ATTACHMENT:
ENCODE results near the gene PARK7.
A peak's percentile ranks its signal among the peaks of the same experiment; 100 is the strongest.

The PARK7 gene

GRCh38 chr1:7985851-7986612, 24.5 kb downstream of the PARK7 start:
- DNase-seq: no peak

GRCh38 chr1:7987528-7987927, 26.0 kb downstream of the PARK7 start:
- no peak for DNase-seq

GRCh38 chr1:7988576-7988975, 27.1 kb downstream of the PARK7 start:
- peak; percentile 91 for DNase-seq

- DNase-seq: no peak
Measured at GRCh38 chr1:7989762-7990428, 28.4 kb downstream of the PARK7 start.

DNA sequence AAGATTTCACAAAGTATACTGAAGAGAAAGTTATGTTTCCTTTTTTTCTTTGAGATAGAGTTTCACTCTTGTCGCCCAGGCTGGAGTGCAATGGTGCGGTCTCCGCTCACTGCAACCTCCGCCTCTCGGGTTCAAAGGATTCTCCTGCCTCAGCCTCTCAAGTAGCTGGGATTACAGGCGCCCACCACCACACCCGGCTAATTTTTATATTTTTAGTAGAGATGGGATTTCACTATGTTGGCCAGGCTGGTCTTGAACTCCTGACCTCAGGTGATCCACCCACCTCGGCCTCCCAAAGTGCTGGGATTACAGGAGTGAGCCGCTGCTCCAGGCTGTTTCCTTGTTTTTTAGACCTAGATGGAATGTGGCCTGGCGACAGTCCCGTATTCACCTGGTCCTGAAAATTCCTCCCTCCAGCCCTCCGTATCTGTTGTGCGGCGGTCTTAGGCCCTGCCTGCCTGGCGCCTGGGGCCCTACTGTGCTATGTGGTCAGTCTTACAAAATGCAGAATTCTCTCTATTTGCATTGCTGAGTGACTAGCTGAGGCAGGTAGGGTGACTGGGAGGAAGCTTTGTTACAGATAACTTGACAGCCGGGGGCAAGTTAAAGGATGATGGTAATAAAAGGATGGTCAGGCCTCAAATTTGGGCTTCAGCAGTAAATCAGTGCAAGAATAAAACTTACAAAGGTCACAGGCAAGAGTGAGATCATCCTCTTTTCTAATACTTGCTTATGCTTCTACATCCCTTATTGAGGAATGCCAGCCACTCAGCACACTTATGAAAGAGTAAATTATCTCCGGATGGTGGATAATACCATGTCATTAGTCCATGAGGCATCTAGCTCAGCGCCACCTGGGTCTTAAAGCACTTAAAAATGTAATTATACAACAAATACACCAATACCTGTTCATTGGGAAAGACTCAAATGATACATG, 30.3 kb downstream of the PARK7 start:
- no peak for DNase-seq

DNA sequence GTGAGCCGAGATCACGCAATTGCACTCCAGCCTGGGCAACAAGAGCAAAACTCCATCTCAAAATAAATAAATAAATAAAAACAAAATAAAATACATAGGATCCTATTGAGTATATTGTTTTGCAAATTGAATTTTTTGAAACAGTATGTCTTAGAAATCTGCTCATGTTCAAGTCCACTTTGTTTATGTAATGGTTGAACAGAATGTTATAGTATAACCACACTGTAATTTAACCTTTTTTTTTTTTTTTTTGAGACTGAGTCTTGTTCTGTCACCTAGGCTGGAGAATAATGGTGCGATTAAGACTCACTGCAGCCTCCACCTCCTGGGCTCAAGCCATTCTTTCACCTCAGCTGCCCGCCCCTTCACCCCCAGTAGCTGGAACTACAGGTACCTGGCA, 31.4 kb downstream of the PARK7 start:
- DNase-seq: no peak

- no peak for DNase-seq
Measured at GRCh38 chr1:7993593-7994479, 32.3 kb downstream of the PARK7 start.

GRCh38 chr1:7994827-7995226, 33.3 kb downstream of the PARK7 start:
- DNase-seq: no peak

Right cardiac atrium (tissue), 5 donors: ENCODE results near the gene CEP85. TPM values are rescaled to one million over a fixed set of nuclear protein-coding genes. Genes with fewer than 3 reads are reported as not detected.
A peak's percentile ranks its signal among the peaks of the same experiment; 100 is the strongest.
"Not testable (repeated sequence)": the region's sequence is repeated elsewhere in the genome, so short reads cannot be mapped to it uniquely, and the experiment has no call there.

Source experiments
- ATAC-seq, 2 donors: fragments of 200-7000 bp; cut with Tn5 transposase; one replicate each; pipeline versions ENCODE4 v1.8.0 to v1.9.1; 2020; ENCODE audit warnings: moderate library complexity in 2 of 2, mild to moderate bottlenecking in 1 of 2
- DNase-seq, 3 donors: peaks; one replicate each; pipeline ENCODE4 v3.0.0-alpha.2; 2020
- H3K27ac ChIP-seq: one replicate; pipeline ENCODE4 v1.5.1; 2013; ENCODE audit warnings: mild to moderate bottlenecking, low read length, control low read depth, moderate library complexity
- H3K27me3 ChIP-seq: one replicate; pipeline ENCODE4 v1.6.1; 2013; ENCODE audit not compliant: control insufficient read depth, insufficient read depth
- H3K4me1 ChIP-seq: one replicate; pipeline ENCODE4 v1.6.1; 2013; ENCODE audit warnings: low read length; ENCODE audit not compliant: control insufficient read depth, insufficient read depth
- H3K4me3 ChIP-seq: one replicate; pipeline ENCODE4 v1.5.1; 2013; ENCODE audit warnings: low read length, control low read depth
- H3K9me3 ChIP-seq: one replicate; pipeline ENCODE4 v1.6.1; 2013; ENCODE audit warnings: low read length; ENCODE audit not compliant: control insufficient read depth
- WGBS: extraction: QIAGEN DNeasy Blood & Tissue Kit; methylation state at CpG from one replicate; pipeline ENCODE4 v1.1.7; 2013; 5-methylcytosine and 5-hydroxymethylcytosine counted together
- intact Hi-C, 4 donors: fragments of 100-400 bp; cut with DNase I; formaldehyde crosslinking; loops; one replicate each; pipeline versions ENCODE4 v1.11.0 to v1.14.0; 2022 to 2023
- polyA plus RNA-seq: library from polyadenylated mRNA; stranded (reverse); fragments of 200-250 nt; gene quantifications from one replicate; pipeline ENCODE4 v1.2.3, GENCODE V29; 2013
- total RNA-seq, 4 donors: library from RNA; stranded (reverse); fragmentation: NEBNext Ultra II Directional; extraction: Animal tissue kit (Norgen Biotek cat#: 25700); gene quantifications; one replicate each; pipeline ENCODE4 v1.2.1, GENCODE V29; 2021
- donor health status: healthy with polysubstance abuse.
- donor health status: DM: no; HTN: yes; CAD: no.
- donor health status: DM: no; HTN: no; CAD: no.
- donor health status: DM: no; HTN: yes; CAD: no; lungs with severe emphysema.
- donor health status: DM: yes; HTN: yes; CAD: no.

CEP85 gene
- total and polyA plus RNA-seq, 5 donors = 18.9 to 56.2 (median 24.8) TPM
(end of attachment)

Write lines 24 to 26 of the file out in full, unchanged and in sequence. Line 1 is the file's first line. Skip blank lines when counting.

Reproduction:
- ATAC-seq, 2 donors: fragments of 200-7000 bp; cut with Tn5 transposase; one replicate each; pipeline versions ENCODE4 v1.8.0 to v1.9.1; 2020; ENCODE audit warnings: moderate library complexity in 2 of 2, mild to moderate bottlenecking in 1 of 2
- DNase-seq, 3 donors: peaks; one replicate each; pipeline ENCODE4 v3.0.0-alpha.2; 2020
- H3K27ac ChIP-seq: one replicate; pipeline ENCODE4 v1.5.1; 2013; ENCODE audit warnings: mild to moderate bottlenecking, low read length, control low read depth, moderate library complexity